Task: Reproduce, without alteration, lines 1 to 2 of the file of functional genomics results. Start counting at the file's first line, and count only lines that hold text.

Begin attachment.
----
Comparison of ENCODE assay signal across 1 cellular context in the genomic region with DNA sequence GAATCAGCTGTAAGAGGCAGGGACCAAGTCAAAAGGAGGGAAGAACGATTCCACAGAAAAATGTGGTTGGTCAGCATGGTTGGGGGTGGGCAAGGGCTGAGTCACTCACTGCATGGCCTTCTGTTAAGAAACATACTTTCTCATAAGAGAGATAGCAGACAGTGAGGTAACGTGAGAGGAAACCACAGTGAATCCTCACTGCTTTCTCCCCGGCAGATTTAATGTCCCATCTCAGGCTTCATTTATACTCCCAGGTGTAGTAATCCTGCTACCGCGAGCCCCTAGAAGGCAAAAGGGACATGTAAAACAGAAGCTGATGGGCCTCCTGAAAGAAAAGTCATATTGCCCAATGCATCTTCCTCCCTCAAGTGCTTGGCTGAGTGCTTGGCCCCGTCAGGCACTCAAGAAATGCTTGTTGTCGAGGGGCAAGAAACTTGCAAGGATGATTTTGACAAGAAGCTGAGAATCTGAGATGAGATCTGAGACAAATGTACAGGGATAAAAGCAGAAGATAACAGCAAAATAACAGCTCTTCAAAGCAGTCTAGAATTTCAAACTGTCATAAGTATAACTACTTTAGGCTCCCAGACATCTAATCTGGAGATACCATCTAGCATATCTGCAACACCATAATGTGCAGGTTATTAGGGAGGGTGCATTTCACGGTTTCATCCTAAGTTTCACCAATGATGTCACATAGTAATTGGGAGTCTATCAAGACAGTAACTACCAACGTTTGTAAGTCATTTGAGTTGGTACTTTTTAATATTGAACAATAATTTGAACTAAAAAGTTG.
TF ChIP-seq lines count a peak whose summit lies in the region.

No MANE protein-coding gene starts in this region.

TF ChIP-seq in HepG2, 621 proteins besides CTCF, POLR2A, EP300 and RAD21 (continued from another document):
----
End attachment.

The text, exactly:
Comparison of ENCODE assay signal across 1 cellular context in the genomic region with DNA sequence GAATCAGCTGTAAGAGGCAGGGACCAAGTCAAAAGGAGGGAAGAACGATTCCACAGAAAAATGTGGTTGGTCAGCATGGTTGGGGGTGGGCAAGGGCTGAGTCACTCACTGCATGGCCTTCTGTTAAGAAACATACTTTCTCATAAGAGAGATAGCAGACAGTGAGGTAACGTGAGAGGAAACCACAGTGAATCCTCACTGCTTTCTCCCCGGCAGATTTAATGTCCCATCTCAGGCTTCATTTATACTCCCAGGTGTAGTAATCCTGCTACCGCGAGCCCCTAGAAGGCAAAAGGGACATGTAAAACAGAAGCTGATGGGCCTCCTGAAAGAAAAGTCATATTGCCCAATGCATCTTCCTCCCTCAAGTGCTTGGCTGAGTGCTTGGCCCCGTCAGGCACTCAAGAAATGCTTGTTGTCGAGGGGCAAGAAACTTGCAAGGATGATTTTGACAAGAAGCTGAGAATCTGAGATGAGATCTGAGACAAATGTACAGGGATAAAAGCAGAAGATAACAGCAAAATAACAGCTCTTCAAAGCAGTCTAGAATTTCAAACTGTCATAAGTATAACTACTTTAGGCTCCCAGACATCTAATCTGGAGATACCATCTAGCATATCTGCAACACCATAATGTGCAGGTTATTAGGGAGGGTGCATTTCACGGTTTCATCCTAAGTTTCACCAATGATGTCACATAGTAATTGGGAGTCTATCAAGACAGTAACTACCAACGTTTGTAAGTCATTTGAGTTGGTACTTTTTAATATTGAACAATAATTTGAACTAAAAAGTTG.
TF ChIP-seq lines count a peak whose summit lies in the region.